Team meetings and coaching sessions are typically a weekly event between you and your supervisor.  The metrics vs your level of customer service quality previously mentioned are then dissected by your supervisor and used to point any failings towards you, regardless of the context of any negative customer feedback.  You'll never be at 100% positive for metrics but supervisors will continually promise you can reach 100% and then go on to talk about pathways to advancement based on those unattainable metrics.  Even more insulting, these same supervisors all swear they started in the same customer-facing position you were hired to perform while at the same time showing no empathy or consideration of how the metrics are completely and unfairly applied.


You will be balancing nagging communications blasted out to you by supervisors while you are on calls with customers.  These are delivered to you by some form of online messaging system.  Supervisors will message and nag you in very subtle ways regarding some aspect of the job you are not doing correctly or even schedule meetings in such a way that the message is sent to you outside the expected message system without any kind of "heads up" sent; so you miss it and then are blamed for not seeing the message.  Some supervisors take no responsibility for ensuring everyone received their message.  Quite often, you're expected to scramble to accommodate supervisor impromptu, requests which often ends in you being made to feel inept at no fault of your own.

Pros of Customer-Facing Work at Home Jobs

The pros of working at home are numerous and usually lend themselves to be favorable for people who prefer to live without office politics and without smarmy co-workers willing to throw each other under a bus to get ahead.


People who can motivate themselves and keep themselves motivated thrive in a work at home environment.  The ability to skip the tediousness of driving back and forth to a job and upkeep of a vehicle can be both a positive note for many work at home employees.  If you're someone who cares about your carbon footprint, working from home will help you stay within that core value.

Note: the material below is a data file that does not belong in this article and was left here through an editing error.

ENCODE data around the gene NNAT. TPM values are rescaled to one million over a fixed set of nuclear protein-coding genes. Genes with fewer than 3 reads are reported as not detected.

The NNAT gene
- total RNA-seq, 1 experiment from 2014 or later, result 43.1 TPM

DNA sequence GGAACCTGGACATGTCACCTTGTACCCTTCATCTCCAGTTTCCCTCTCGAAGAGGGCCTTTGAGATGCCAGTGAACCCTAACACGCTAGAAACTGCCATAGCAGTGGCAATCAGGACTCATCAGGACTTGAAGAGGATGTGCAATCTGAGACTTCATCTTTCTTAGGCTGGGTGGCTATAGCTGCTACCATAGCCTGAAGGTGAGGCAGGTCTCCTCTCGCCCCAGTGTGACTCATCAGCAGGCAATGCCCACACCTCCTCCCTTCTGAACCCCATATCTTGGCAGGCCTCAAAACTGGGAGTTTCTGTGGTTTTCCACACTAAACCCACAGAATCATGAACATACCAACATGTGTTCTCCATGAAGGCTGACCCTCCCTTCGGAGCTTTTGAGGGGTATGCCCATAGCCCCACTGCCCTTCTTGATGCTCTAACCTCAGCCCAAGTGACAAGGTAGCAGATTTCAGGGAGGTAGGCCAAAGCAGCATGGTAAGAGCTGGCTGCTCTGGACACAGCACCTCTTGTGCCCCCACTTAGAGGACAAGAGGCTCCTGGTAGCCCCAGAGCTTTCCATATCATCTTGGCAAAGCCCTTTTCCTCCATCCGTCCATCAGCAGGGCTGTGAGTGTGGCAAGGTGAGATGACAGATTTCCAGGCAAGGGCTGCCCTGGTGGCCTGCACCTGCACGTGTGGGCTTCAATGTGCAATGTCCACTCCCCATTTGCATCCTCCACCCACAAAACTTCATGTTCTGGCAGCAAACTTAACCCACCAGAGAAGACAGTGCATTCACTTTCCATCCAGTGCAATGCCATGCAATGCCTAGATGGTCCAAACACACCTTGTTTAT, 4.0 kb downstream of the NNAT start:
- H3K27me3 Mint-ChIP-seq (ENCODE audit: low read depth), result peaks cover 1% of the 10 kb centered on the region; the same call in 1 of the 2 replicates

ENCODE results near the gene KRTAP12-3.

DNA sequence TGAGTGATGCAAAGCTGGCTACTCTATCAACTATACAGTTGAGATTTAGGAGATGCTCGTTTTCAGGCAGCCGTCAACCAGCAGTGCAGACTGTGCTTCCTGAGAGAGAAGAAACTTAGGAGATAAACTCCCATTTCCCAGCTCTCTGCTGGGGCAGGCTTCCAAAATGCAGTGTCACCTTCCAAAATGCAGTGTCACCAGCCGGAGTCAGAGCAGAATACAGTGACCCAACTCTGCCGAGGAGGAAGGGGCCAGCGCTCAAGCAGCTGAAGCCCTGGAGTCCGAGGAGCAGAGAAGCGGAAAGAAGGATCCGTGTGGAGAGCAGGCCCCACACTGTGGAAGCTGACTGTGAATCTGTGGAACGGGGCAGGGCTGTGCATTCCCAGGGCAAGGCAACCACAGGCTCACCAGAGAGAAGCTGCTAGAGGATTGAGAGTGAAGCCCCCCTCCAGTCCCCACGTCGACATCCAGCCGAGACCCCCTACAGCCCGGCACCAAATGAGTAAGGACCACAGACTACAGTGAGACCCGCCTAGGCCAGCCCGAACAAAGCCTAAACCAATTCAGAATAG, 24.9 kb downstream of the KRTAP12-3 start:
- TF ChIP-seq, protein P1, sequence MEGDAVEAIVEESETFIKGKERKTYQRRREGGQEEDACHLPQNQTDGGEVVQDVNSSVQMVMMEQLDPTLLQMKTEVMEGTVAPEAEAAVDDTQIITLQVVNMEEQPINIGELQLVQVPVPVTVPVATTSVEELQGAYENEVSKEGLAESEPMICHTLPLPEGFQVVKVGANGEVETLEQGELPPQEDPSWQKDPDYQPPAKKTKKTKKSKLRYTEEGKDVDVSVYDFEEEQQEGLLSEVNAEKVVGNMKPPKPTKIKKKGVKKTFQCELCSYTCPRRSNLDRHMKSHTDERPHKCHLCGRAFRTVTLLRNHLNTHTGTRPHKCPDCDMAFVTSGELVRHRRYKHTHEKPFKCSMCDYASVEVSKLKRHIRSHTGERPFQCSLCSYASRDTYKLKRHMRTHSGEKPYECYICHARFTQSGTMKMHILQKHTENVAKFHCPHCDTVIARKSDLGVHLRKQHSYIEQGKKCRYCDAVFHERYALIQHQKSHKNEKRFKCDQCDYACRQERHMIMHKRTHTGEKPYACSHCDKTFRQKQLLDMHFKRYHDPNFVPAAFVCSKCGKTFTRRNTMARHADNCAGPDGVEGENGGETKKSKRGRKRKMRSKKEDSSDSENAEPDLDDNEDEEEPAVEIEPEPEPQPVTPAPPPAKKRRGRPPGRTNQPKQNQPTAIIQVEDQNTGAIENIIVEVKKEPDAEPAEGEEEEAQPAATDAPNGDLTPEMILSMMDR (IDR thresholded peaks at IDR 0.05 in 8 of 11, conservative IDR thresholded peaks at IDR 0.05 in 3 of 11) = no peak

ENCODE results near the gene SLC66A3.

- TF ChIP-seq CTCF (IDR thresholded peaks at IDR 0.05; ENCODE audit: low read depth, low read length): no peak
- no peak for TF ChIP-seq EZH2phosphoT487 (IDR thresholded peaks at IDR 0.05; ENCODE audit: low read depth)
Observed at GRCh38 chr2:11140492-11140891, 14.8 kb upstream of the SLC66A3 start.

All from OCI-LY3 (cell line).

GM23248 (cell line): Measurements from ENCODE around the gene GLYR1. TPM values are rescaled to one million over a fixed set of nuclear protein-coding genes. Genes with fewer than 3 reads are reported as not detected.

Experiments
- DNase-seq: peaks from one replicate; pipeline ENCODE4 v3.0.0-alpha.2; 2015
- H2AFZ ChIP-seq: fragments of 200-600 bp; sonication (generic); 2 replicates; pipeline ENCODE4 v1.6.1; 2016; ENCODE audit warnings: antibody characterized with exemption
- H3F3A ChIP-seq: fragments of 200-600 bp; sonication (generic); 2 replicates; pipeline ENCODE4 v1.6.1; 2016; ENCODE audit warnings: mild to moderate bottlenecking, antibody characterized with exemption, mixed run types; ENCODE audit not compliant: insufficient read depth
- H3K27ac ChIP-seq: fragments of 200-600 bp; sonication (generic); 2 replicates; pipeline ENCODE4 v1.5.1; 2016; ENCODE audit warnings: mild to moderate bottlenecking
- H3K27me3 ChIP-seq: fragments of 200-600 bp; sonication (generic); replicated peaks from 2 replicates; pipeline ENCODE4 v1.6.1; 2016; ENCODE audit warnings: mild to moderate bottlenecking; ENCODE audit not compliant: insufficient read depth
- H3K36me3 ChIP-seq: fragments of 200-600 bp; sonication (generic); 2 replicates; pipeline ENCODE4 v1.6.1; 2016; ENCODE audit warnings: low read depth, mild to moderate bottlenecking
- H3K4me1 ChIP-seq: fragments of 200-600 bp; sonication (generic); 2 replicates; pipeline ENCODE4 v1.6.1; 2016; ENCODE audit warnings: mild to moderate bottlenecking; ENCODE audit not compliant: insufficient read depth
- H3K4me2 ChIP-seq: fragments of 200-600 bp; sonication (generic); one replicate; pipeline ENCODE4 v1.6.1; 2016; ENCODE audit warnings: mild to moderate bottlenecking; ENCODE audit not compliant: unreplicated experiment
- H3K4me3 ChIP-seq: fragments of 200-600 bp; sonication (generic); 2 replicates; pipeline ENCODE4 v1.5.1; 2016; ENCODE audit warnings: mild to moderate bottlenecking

There can be a certain amount of mental and emotional relief when one does not have to deal with the nuances of dressing to impress others as working at home dictates a more relaxed form of dressing.  No longer will you have to remember dressing to colors and perceived power status'.  Dressing comfortably tends to mean at-home workers find another positive work-life balance; making them more productive.  For those who feel they get sick more often than others due to something being passed around in the usual job environment, working from will eliminate that issue.


Working from home allows you to focus on your task and customer if working in a customer-facing position.  Working from home means you do not have to deal mentally with the distraction of co-worker's personal technology they bring to the office due to their technological addictions.  Nor will you be treated like the "bad guy" for asking someone to use common sense and show respect to others while using their personal technology while working around you and their co-workers.

Pros and Cons of Project-Based Work at Home Jobs

Project-based work at home jobs are fairly straight forward in that you are accepting tasks to be completed; following instructions or guidelines.  While there are some cons related to these positions, the cons tend to be fairly balanced with the pros related to these jobs. Since you will not be working directly with customers or supervisors and a rigid metric as mentioned with customer-facing positions, you will find this kind of work less stressful when it comes to managing people-based communication because this kind of job isn't reliant on positive or negative customer feedback.


There is one key con and that is the rate of pay.  Project-based work means project-based pay.  This kind of work is hard to weave into a full-time job with a consistent paycheck.  You will find yourself taking on many of these jobs just to earn minimum wage.  While this kind of work does lend itself to be very accommodating to people needing a flexible job, this kind of work should be thought of as "additional income."  It can be great for those looking for a little money "on the side" but should not be relied on as a sole way to earn an income.  You do not have the ability to negotiate any part of project and how it's built.  You can only choose to accept and complete the task associated with it. Or, dismiss it and look for the next project that might be more suitable to your liking.